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Jean-Yves Gilg

Editor, Solicitors Journal

Best behaviour

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Best behaviour

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As courts increasingly look at the behaviour of parties during mediation proceedings, clients should be advised to cooperate fully and practitioners should ensure they take detailed notes and be prepared to give evidence, say John Bramhall and Mercedes Castillo

The recent decisions in the cases of Farm Assist Ltd (In Litigation) v the Secretary of State for the Environment, Food and Rural Affairs (No. 2) [2008] EWHC 2079 (TCC) and Roundstone Nurseries Ltd v Stephenson Holdings Ltd [2009] EWHC 1431 (TCC) (transcript available on Lawtel) have shown how the English courts are increasingly prepared to look at the conduct of the parties during mediation proceedings. Given that mediation and other methods of alternative dispute resolution (ADR) are increasingly important in the context of the pre-action protocols under the Civil Procedure Rules, solicitors should be aware of the effect that these two decisions are likely to have in the way parties approach mediation and ADR.

Giving evidence

The Farm Assist Ltd case is a very good example of how the courts are prepared to look at what happens in a mediation. Indeed, the mediator was asked to give evidence to the court as to events that had taken place during the mediation.

DEFRA brought proceedings against Farm Assist Ltd (FAL) in relation to the way FAL had handled the foot and mouth epidemic in 2001. The parties attended a mediation during which a settlement agreement was entered into on 25 June 2003. The mediator was a partner in a City firm. FAL then sought to set aside the settlement agreement on the basis that it had only agreed to enter into it at the mediation because it was under economic duress.

The question arose as to whether the mediator could be asked to give evidence as to events that had taken place during the mediation. None of the parties in the case objected to the mediator giving evidence and, indeed, they wrote a joint letter to the mediator asking whether she had retained any notes or documents from the mediation which she could disclose and whether she had any factual or other recollection of the same.

The mediator initially responded by stating that as the mediation had happened some years back and that it had settled on the same day, she did not have any recollection and could not help the parties. Having checked her files, she also confirmed that she had no contemporaneous notes that could assist the parties. As a result, DEFRA then served a witness summons on the mediator asking her to attend at the trial of the action. The mediator applied to have the witness summons set aside or varied in accordance with CPR Rule 34.3 on the basis that (1) her evidence was subject to express provisions of confidentiality and non-attendance pursuant to the settlement agreement signed by all parties; and (2) in any event the evidence was confidential and/or legally privileged and/or irrelevant.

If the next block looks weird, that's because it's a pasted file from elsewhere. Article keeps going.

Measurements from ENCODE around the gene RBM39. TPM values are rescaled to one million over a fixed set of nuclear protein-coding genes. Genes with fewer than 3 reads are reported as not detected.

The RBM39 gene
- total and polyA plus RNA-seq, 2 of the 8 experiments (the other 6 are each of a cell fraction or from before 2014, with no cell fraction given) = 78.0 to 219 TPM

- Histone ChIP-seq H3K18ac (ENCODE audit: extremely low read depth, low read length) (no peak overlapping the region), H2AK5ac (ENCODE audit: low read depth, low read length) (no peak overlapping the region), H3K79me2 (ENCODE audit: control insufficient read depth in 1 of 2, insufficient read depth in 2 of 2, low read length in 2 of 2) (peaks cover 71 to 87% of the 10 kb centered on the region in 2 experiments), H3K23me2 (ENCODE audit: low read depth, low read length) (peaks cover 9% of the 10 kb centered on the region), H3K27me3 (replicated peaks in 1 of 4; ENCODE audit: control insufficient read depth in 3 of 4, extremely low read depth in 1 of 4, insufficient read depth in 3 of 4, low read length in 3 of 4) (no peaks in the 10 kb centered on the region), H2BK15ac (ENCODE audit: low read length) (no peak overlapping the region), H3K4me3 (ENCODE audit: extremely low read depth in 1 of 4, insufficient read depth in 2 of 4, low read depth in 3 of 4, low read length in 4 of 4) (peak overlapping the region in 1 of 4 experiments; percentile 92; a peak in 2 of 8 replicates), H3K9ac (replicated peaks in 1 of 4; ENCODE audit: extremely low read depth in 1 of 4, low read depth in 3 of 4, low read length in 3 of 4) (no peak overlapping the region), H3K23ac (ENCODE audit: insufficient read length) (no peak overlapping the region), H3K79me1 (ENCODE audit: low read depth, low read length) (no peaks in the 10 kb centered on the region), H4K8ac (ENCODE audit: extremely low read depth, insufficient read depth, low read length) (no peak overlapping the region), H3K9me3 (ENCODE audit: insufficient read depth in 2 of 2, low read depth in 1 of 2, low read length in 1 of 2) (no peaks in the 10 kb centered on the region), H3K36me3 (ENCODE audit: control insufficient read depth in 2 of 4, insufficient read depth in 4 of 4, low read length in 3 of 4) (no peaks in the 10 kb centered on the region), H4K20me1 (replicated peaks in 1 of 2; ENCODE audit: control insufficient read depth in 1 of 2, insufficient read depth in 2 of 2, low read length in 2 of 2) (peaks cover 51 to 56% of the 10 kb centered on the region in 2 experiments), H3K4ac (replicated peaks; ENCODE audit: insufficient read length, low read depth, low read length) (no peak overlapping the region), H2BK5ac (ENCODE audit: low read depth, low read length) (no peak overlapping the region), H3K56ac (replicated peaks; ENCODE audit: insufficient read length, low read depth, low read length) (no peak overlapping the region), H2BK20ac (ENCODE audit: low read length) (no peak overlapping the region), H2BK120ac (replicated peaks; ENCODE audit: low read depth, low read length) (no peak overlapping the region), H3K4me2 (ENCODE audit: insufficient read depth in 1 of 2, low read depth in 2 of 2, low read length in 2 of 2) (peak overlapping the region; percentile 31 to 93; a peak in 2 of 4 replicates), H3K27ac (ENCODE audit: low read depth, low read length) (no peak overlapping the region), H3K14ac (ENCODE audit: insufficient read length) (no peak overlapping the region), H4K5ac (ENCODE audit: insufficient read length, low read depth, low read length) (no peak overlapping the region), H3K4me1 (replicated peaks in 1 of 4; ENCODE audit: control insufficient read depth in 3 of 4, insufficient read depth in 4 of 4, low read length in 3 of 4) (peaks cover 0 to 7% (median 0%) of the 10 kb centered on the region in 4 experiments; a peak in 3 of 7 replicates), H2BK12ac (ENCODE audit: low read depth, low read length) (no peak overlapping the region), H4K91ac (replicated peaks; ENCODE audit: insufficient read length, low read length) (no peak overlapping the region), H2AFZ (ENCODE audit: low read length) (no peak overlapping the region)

The court concluded as follows:

  • With regards mediation and confidentiality, there was a confidentiality provision in the settlement agreement. The mediator could enforce this provision and the court would generally uphold that confidentiality. However, on the facts of this particular case, the court decided it was necessary in the interests of justice for the mediator to give evidence and the court would therefore permit that evidence to be given or produced.
  • As to whether the mediation proceedings were covered by without prejudice privilege, privilege existed between the parties but it was not a privilege that could be claimed by the mediator. The parties were entitled to and indeed had waived that privilege.
  • As to whether there was any other form of privilege that could attach to documents that were produced by a party and shown to the mediator, the party that had produced a particular document would retain that privilege and this would not be waived by disclosure to the mediator or by waiving the without prejudice privilege.
  • The court decided that the mediator should give evidence as to what had been said in the mediation. The main issue in the proceedings was whether or not there had been economic duress on one of the parties and the evidence of the mediator would form a central part of FAL's case. The court needed to ascertain what had been said or done.